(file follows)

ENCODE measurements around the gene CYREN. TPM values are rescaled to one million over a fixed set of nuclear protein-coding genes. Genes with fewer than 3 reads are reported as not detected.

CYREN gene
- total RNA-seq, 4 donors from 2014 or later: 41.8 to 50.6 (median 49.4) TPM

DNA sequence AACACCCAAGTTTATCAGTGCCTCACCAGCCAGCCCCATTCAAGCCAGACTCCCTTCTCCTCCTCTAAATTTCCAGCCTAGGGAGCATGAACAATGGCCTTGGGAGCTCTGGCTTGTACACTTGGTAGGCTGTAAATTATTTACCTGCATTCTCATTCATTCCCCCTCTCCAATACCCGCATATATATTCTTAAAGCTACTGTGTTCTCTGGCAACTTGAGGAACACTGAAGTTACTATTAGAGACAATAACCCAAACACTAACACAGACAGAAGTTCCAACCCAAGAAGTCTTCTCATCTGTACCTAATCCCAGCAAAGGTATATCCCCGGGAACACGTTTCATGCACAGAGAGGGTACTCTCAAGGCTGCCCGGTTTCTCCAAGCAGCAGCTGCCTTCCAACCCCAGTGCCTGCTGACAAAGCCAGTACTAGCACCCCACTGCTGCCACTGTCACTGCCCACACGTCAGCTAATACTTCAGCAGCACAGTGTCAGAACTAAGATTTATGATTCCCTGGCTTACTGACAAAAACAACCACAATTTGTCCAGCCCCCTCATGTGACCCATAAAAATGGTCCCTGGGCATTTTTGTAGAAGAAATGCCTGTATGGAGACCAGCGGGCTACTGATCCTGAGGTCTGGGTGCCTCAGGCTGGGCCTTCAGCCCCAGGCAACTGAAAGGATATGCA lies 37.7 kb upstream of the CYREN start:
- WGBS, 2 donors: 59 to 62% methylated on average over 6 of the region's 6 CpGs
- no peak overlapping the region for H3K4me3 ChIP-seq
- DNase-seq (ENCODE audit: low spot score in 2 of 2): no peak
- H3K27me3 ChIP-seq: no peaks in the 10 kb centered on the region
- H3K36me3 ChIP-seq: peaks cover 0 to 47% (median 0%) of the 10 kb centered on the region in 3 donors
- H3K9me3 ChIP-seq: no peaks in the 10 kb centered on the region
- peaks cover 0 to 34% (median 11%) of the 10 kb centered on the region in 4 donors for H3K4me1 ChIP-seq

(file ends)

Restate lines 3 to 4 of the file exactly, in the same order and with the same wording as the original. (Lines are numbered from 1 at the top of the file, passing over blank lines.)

- total RNA-seq, 4 donors from 2014 or later: 41.8 to 50.6 (median 49.4) TPM

DNA sequence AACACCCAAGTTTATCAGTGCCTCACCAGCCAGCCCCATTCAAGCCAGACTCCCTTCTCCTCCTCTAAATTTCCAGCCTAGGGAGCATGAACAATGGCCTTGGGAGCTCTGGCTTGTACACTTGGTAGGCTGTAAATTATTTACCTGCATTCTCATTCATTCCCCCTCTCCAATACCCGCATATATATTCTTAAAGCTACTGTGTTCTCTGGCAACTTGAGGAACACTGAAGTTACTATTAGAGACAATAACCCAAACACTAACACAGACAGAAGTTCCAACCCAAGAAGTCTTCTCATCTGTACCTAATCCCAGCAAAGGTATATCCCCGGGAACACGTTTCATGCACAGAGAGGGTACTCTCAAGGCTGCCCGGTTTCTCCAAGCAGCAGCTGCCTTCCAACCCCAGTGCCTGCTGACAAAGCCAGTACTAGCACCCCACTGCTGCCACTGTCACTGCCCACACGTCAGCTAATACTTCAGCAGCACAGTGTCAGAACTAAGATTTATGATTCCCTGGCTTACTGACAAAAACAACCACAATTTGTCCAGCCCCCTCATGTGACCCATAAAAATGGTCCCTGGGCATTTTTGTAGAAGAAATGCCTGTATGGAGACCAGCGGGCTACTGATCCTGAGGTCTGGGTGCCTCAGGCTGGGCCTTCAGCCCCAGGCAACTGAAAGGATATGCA lies 37.7 kb upstream of the CYREN start: